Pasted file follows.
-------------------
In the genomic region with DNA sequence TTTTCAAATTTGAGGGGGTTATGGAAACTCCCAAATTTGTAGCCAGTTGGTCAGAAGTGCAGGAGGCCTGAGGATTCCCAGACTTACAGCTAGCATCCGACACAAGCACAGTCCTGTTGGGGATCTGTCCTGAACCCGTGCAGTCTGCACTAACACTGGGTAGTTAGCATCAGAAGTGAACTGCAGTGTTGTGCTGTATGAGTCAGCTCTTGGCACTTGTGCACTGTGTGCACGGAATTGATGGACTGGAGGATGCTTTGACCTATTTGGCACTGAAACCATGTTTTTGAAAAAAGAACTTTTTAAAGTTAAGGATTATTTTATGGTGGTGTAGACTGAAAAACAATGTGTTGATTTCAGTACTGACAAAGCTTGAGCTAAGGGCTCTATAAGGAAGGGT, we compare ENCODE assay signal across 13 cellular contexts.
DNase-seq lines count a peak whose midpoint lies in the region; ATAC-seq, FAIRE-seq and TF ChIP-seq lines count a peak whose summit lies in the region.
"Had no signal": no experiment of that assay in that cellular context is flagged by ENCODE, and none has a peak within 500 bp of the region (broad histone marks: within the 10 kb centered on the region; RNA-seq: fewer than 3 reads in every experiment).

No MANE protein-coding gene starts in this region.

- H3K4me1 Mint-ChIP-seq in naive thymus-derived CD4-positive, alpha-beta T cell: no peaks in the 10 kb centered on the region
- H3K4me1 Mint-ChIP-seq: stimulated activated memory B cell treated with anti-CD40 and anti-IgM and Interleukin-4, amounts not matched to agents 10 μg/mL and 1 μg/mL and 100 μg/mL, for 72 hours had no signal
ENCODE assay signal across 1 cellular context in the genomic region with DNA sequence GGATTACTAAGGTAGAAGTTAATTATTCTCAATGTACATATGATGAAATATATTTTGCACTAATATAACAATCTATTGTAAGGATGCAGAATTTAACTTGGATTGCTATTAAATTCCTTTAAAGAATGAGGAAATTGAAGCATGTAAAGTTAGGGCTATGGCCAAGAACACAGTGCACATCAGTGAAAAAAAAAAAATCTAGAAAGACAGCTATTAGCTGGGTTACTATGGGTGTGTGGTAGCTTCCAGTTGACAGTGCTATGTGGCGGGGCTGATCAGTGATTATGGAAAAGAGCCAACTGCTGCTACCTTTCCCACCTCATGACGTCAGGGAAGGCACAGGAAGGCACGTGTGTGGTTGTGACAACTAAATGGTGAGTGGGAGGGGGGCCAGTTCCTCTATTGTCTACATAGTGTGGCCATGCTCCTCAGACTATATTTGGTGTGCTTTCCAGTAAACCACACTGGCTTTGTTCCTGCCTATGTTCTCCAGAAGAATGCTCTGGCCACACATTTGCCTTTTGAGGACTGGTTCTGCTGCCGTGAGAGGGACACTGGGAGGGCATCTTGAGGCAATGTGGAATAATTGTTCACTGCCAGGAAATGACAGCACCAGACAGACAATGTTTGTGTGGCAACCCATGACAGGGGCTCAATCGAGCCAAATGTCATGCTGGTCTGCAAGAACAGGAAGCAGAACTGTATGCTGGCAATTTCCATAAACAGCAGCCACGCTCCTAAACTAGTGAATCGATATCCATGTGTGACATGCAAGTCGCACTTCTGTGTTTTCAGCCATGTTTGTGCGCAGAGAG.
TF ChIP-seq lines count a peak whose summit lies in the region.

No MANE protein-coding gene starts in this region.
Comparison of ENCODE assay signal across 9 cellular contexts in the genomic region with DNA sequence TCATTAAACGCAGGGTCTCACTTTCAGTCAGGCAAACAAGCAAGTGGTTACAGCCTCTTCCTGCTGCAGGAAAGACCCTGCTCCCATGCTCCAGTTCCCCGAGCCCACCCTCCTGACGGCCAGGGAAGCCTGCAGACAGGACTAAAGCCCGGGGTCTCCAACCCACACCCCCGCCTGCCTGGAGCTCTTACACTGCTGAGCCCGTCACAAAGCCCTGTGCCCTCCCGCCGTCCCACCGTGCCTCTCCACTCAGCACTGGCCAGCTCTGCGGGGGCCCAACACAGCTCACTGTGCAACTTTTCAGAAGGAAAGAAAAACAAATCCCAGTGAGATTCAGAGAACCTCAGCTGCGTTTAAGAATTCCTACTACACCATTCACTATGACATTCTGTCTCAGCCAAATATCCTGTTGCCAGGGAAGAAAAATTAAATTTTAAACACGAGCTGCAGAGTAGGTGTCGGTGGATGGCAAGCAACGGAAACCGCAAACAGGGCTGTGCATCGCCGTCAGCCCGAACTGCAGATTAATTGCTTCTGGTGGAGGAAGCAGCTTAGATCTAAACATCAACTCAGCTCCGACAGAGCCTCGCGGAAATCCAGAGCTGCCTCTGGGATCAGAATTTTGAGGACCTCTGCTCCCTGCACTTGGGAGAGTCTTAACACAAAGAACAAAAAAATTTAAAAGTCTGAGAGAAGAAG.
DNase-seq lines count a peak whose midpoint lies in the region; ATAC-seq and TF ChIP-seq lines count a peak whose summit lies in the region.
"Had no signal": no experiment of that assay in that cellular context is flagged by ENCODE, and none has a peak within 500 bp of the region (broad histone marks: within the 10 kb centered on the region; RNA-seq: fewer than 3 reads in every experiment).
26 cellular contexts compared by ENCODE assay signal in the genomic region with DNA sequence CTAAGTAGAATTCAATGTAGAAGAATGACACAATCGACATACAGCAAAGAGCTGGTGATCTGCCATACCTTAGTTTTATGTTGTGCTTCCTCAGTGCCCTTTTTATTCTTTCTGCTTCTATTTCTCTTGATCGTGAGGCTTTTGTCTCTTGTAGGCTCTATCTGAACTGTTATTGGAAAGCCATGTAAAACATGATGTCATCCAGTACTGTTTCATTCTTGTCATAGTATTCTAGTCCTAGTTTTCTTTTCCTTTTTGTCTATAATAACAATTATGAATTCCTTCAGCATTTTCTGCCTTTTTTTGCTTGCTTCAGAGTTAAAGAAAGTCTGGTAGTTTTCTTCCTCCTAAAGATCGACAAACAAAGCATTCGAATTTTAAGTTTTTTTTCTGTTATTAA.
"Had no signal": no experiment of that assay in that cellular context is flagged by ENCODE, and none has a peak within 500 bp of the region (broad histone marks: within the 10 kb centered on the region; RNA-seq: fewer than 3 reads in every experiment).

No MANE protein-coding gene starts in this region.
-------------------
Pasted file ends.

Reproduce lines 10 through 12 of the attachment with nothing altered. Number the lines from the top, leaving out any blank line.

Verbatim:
Comparison of ENCODE assay signal across 9 cellular contexts in the genomic region with DNA sequence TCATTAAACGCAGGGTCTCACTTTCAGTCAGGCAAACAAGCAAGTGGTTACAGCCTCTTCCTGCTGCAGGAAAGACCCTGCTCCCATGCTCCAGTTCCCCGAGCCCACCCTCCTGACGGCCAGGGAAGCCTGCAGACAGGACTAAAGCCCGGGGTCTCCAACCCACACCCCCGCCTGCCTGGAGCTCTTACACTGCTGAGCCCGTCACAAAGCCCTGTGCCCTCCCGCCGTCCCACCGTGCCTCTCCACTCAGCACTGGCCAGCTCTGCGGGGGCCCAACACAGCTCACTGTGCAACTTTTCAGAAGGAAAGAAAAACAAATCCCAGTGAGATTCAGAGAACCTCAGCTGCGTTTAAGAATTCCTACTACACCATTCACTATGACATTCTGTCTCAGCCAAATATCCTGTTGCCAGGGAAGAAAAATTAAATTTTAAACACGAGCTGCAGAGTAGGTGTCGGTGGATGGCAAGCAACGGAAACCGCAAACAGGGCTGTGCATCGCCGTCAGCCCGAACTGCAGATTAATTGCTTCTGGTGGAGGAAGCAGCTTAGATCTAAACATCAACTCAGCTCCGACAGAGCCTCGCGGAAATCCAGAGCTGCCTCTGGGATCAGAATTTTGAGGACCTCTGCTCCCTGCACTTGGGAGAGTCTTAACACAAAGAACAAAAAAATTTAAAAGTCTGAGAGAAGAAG.
DNase-seq lines count a peak whose midpoint lies in the region; ATAC-seq and TF ChIP-seq lines count a peak whose summit lies in the region.
"Had no signal": no experiment of that assay in that cellular context is flagged by ENCODE, and none has a peak within 500 bp of the region (broad histone marks: within the 10 kb centered on the region; RNA-seq: fewer than 3 reads in every experiment).